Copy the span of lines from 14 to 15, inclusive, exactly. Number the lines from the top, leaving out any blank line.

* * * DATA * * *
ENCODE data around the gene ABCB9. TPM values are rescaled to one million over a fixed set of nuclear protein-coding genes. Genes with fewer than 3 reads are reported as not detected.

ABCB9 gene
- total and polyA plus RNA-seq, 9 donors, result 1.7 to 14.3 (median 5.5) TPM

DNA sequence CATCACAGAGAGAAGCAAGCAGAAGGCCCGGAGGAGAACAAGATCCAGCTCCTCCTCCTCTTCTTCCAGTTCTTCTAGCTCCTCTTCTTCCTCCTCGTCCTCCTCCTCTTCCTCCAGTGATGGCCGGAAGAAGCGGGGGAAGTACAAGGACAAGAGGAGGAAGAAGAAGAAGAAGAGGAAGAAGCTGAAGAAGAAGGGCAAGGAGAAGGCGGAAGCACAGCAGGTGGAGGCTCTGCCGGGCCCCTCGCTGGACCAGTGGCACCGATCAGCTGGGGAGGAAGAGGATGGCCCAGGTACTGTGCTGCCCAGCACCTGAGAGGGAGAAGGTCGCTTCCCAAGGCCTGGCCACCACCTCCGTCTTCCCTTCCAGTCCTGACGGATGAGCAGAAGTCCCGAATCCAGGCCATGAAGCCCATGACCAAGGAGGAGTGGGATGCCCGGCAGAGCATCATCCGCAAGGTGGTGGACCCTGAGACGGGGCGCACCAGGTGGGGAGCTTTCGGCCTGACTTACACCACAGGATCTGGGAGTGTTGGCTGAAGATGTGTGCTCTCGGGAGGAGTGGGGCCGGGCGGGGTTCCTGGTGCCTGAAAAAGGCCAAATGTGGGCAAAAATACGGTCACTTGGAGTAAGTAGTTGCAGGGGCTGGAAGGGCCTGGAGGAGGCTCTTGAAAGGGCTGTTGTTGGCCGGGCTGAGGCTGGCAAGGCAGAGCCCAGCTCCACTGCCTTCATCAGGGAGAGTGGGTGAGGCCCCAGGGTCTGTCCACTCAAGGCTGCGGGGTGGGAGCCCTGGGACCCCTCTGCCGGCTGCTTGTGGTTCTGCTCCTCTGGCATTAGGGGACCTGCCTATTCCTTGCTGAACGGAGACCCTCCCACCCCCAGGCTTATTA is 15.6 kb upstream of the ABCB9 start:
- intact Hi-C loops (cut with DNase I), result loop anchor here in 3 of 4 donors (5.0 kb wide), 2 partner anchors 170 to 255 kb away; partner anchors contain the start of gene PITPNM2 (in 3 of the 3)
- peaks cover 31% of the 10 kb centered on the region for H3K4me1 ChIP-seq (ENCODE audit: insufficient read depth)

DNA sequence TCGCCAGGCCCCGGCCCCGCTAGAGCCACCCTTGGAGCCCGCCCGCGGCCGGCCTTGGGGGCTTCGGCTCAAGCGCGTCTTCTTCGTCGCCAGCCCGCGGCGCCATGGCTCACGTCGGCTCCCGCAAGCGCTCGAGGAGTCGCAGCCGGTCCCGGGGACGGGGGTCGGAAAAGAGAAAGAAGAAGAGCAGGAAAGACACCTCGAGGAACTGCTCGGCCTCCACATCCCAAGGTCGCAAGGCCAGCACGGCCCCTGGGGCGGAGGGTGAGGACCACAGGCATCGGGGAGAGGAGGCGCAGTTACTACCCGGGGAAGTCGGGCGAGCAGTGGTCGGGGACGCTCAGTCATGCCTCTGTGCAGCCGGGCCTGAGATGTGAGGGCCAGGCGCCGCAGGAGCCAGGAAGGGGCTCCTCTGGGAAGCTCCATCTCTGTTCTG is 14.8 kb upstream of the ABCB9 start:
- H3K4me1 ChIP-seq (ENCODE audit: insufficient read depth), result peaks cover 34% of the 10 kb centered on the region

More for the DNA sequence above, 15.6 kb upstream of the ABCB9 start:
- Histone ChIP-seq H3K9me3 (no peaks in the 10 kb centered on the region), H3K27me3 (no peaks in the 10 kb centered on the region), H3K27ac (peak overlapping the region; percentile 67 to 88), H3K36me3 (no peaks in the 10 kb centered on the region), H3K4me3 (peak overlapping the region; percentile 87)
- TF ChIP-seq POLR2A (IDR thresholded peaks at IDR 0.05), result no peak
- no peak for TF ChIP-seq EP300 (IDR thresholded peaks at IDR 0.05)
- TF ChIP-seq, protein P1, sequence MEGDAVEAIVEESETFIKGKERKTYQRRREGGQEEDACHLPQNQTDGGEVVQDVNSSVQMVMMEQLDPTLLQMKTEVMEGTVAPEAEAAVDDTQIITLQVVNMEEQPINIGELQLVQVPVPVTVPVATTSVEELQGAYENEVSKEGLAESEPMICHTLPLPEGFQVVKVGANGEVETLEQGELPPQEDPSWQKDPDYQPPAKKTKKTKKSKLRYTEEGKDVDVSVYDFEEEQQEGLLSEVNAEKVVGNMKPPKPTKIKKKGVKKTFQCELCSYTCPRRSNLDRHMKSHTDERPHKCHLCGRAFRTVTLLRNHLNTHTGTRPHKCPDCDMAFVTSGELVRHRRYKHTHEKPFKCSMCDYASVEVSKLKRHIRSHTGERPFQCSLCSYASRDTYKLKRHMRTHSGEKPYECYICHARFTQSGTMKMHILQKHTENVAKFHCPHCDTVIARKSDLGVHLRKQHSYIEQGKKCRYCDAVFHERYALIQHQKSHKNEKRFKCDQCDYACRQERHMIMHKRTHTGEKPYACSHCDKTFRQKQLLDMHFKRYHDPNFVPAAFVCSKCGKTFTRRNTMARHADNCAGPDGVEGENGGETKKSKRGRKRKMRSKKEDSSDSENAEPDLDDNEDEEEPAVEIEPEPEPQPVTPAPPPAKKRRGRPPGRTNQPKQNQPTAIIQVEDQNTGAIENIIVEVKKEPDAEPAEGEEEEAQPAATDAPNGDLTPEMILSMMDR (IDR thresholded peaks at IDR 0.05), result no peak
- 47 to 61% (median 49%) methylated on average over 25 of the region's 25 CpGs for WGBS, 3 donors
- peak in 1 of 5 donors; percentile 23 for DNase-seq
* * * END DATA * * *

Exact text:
- 47 to 61% (median 49%) methylated on average over 25 of the region's 25 CpGs for WGBS, 3 donors
- peak in 1 of 5 donors; percentile 23 for DNase-seq